GDPR: It’s the latest four-letter word in compliance circles. The European Union’s General Data Protection Regulation—designed to ensure that companies are protecting personally identifiable information—goes into effect in three short months, and the anxiety among those charged with meeting its terms is palpable.
The concern, say data–privacy experts, is warranted. “The new GDPR regulations are a beast, period,” said Jason Hoenich, co-founder of cybersecurity awareness company Habitu8. The EU’s own GDPR web portal calls it the most important data–privacy change in 20 years and features a ticker counting down the seconds until enforcement. “The GDPR represents a sea change for global companies,” according to Lisa Sotto, managing partner and chair of the global privacy and cybersecurity practice at law firm Hunton & Williams, noting its stringent requirements and severe penalties for noncompliance. “The extensive territorial reach of the GDPR means that many companies that did not previously need to comply with EU data-protection law will now be swept into this draconian regulatory scheme.”
Ninety-two percent of U.S. multinationals called the GDPR a top priority on their security agenda, with more than half saying it is the number one priority, according to a PwC survey. And meeting its requirements won’t come cheap. Of those companies that have finished their preparations, 88 percent spent more than US$1 million on GDPR prep, while 40 percent spent more than US$10 million, according to PwC.
As time to complete preparations grows shorter, the primary focus is on getting the necessary work done. “Companies are becoming more frantic about meeting their obligations under the new law,” said Sotto. “The anxiety is not limited to the legal department; it is spreading to the IT and information security teams.”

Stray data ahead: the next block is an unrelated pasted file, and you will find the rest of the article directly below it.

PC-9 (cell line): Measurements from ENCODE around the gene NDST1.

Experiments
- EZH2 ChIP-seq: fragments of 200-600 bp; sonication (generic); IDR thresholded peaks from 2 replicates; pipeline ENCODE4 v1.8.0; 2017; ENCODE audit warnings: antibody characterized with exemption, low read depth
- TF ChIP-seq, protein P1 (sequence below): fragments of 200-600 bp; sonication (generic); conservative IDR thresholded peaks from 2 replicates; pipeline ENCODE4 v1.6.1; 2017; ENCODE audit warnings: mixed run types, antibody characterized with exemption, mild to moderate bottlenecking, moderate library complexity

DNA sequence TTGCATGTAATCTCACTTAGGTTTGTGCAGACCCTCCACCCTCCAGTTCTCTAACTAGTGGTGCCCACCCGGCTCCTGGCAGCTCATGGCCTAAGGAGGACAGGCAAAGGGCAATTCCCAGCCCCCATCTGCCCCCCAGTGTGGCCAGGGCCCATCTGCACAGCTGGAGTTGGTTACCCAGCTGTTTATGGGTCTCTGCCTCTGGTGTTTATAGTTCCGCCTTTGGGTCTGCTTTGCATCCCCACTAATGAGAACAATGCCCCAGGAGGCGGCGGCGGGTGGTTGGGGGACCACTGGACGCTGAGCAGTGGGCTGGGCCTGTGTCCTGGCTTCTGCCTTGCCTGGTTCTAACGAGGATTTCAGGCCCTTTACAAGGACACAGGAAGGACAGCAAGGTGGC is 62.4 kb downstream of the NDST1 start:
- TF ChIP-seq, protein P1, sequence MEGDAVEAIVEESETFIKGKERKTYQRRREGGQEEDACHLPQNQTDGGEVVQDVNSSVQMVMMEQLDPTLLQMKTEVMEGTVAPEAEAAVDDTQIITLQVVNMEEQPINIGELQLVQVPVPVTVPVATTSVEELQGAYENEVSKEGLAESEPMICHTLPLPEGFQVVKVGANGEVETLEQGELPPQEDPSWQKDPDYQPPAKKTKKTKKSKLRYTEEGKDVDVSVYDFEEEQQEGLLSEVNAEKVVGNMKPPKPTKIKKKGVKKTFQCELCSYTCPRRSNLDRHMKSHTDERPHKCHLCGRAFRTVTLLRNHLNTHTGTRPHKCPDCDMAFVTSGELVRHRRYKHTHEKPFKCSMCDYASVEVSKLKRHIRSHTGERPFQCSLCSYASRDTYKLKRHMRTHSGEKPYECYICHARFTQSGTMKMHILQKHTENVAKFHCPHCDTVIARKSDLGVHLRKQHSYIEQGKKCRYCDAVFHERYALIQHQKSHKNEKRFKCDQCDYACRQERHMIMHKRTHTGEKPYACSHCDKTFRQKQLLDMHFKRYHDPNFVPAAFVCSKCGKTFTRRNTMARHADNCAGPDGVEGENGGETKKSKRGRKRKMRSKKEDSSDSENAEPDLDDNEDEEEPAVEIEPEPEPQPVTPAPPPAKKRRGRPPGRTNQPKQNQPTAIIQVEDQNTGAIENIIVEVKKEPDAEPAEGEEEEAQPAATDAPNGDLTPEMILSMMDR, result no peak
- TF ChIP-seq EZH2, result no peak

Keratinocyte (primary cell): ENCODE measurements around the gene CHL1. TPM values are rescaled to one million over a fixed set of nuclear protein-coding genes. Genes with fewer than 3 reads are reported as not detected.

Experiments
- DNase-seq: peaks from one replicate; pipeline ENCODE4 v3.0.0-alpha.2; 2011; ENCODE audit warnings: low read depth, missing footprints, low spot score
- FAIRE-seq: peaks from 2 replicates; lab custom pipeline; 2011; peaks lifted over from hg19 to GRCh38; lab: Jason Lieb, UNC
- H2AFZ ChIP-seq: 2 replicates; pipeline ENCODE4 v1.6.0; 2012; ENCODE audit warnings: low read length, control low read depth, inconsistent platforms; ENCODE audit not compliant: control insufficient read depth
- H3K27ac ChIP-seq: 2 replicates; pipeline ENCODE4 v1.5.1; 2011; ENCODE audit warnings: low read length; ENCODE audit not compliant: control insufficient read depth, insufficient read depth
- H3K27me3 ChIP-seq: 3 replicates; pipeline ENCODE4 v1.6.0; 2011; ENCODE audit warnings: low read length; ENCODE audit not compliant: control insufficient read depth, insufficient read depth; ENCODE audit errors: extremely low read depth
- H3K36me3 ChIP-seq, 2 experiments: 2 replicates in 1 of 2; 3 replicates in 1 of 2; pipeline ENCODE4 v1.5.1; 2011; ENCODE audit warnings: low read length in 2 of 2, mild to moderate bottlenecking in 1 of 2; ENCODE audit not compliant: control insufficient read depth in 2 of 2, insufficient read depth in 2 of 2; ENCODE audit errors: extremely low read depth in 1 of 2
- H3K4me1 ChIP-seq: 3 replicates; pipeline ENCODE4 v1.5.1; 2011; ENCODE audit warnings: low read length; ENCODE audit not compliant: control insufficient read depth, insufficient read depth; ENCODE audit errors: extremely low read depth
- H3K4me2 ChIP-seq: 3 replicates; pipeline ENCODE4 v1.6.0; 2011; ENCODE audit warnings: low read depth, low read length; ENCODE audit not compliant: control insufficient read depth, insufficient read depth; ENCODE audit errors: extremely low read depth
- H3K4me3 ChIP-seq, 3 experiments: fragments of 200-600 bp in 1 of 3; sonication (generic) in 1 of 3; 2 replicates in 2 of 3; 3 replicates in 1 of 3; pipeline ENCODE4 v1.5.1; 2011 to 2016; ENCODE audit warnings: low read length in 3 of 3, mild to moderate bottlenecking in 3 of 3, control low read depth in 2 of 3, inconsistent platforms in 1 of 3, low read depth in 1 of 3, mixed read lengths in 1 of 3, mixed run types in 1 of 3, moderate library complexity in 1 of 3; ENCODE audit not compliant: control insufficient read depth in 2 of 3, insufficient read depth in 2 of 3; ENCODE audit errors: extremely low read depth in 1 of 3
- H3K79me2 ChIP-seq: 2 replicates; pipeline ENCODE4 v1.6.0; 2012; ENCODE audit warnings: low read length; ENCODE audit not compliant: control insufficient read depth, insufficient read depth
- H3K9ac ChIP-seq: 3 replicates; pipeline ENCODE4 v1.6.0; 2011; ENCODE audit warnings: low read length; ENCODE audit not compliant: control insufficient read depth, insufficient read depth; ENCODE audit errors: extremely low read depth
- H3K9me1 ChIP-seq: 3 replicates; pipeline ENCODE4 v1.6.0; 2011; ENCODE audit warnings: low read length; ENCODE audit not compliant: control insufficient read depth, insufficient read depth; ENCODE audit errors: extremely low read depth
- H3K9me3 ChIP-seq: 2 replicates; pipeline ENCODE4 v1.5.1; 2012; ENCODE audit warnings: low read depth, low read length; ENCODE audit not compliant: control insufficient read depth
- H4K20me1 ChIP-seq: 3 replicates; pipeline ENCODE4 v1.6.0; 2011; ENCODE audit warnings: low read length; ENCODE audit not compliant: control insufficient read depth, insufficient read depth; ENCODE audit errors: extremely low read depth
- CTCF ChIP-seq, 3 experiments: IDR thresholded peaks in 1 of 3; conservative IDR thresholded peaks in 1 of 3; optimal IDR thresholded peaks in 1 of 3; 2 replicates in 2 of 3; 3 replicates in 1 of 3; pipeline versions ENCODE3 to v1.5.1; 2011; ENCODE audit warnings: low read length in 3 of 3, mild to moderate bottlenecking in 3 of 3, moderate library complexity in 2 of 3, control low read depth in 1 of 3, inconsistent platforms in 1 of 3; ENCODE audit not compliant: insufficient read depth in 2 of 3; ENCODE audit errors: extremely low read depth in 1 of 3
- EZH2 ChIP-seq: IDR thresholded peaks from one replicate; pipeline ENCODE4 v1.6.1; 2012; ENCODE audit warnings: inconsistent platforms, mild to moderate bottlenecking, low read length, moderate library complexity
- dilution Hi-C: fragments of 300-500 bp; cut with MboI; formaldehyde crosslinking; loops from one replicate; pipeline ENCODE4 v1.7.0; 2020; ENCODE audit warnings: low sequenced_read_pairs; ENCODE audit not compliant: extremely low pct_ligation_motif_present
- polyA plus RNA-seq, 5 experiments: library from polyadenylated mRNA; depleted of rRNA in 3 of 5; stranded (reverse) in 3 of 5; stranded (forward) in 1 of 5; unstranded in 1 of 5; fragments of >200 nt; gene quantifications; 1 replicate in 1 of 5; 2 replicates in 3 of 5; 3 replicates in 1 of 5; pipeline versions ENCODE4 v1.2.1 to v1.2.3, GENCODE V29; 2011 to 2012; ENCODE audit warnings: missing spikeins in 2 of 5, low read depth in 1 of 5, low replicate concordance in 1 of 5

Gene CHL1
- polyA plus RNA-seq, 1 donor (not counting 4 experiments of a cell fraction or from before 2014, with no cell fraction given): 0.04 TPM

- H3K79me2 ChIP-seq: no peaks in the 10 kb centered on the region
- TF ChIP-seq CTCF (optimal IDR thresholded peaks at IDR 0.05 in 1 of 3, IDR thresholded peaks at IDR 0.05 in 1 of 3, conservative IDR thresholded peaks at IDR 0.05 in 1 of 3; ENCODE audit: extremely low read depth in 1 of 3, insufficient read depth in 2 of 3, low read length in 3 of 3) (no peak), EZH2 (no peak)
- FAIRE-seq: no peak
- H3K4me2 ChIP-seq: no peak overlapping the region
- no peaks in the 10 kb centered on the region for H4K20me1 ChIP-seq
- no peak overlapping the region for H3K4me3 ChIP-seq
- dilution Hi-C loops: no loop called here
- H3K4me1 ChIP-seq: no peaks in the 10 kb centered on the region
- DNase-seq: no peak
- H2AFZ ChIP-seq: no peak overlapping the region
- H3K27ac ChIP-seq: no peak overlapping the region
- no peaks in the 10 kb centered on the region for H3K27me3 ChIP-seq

Sheep in wolf’s clothing?
But while GDPR compliance is a must-do for impacted firms, it is possible that long-term benefits will come to outweigh the costs for company leaders who are thoughtful in their approaches.
“The short answer is that too many businesses cannot comprehend the value of their cyber security investment,” said Greg Day, VP and CSO for EMEA at Palo Alto Networks. “GDPR does require that businesses can show why they made the decisions they did for cybersecurity—periodic assessment of the risks, what controls they have implemented, why they chose those and how they measure the effectiveness—which I would suggest is a positive for the business.”
The GDPR deadline is forcing companies to take a hard look at the data they collect, and that can have significant benefits beyond compliance. “Companies can use the GDPR as a good opportunity to finally get control over their customer data,” said Lei Shen, senior associate in law firm Mayer Brown’s Technology Transactions practice. “They can use this as a chance to make sure all their data is up to date, know where everything is stored and how it’s used, and get rid of any data they no longer needed. The GDPR is also a good opportunity for companies to focus on data security and to ensure that good information management practices are put in place going forward.”
Shedding light on dark data
The GDPR is compelling organizations to assess what personal information they collect, where they keep it, and how they use it, but this information is not all neatly structured and stored away. It might be shared in emails, collected via phone calls, or extracted automatically for analytics purposes. Over time, so-called “dark data” accumulates, and most businesses have little insight into it or use for it.